Almost all animals undergo embryonic development, going from a single-celled zygote to a complex multicellular adult. We know that the patterning and morphogenetic processes involved in development are deeply conserved within the animal kingdom. However, the origins of these developmental processes are just beginning to be unveiled. Here, we focus on how the protist lineages sister to animals are reshaping our view of animal development. Most intriguingly, many of these protistan lineages display transient multicellular structures, which are governed by similar morphogenetic and gene regulatory processes as animal development. We discuss here two potential alternative scenarios to explain the origin of animal embryonic development: either it originated concomitantly at the onset of animals or it evolved from morphogenetic processes already present in their unicellular ancestors. We propose that an integrative study of several unicellular taxa closely related to animals will allow a more refined picture of how the last common ancestor of animals underwent embryonic development.
How a complex multicellular organism (plant or animal) can develop from a single cell, the zygote, is one of the most amazing questions in biology. Plants and most other eukaryotic multicellular lineages have hard cell walls, which help to keep cells together and maintain their relative positioning. In contrast, animals are mostly composed of ‘naked’ cells (Meyerowitz, 2002). This places particular constraints on animal developmental processes that are only paralleled by dictyostelids (social amoebae also known as slime moulds). Nevertheless, the lack of cell walls provides several advantages: cells are able to communicate with each other via direct transmembrane protein contacts, tissues are more flexible, anchored to extracellular matrices, and the cytoskeleton has a major effect on collective shape formation. Such a tissue-level organisation leaves cells less constrained by position, and cellular migration is common. This flexibility underlies one of the distinguishing characteristics of the animal kingdom, their incredible motile capacity.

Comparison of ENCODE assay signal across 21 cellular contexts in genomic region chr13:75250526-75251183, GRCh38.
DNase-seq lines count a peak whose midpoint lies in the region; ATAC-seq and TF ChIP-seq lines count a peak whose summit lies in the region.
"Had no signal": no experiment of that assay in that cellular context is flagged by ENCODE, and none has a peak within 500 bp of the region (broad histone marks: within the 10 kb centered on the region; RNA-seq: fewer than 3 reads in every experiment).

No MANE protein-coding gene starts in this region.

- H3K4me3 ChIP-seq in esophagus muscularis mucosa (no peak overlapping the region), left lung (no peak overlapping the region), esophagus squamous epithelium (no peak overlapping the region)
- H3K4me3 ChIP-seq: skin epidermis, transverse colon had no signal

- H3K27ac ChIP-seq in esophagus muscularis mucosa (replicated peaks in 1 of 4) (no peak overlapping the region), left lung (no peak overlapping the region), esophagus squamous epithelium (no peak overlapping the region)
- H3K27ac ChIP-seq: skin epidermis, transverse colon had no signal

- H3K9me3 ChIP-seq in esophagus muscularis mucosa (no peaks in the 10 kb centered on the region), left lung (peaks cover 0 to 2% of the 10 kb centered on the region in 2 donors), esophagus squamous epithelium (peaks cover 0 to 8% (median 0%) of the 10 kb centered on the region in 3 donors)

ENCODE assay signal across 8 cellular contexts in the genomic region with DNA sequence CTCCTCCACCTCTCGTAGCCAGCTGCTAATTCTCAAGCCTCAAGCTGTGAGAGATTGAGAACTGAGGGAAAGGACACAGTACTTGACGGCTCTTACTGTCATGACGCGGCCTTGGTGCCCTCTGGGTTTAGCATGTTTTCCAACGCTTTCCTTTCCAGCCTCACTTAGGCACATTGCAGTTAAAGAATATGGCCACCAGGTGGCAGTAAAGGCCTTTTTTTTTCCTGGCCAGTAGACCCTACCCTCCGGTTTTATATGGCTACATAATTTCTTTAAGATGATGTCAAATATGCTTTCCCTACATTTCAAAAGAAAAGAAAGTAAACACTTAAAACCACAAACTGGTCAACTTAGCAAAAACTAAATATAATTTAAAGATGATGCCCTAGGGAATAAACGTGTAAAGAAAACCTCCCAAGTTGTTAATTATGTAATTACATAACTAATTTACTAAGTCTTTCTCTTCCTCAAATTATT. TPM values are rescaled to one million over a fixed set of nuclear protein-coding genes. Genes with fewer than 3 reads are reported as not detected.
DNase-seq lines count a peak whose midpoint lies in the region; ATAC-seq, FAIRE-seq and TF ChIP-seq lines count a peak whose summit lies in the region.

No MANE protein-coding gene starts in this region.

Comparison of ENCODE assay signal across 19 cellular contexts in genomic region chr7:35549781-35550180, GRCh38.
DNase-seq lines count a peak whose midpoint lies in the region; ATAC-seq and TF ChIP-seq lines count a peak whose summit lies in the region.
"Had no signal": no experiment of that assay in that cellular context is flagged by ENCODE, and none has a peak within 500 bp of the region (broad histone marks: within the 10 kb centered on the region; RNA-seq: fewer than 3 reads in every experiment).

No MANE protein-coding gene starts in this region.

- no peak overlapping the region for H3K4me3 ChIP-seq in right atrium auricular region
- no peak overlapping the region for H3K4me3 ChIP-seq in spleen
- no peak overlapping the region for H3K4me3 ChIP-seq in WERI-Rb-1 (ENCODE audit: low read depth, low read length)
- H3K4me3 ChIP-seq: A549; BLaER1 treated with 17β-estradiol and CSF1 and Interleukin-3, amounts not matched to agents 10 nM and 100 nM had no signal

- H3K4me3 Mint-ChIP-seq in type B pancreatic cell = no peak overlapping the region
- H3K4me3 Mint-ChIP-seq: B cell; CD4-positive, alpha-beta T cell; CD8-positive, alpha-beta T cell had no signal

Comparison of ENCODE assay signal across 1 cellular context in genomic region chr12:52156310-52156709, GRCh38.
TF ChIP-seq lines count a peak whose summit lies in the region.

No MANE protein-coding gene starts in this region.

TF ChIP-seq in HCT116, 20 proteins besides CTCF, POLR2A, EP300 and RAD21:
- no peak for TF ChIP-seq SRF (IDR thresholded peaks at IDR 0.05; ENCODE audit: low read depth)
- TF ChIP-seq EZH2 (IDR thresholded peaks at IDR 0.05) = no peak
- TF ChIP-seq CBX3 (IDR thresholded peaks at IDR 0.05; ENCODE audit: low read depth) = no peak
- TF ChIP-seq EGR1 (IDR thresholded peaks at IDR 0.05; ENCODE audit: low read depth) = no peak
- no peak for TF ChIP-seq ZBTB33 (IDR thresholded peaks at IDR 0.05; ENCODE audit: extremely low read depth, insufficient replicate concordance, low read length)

We have learnt a lot about animal development and the diversity of developmental processes across different animal phyla. Complex gene regulation is key to the development of animals, which is orchestrated by a precise combination of genes that are activated and inactivated at the right time and place, giving rise to cell patterning and morphogenesis (Gilbert, 2000). We know many of the specific genes that play a crucial role in the control of animal development and understand how their absence impacts embryonic development. However, a long-standing question that has evaded experimental investigation for years remains to be answered: how did animal development arise? There are two potential scenarios. One is that developmental innovations specific to the animal lineage sparked the evolutionary success and incredible diversification of animal body plans. Another scenario is that animal development evolved using morphogenetic processes already present in their ancestors and later recruited for animal development.
The evolutionary framework of animal development
There can be a tendency to consider animals as an evolutionarily unique lineage, but they share a not-so-ancient common ancestor with several unicellular lineages, and the consensus is that animals evolved from a unicellular (protist) ancestor (Torruella et al., 2015). Thus, if we want to understand the origins of animal development, we need first to unravel the phylogenetic relationships of these closest living unicellular relatives and then analyse their cellular capacities.
The closest living relatives of animals
Molecular phylogenies show that animals and fungi share a common ancestor with several unicellular lineages, forming what is known as the Opisthokonta clade. Opisthokonta means ‘posterior flagellum’ [from the Greek opisthen (posterior) and kontos (oar or pole)], since this group is defined by an ancestral state with a single posterior flagellum (Adl et al., 2018; Cavalier-Smith, 1987). The opisthokonts are divided into two main clades or groups: the Holozoa, which includes animals and their closest unicellular relatives, and the Holomycota, which includes fungi and their unicellular relatives (Torruella et al., 2015) (Fig. 1). The most relevant species for studying the origins of animal development are therefore the unicellular lineages of the Holozoa, which include the choanoflagellates, the filastereans, the ichthyosporeans and the corallochytreans (Fig. 1) (Grau-Bové et al., 2017; Hehenberger et al., 2017; Lang et al., 2002; Ruiz-Trillo et al., 2008; Shalchian-Tabrizi et al., 2008; Torruella et al., 2015).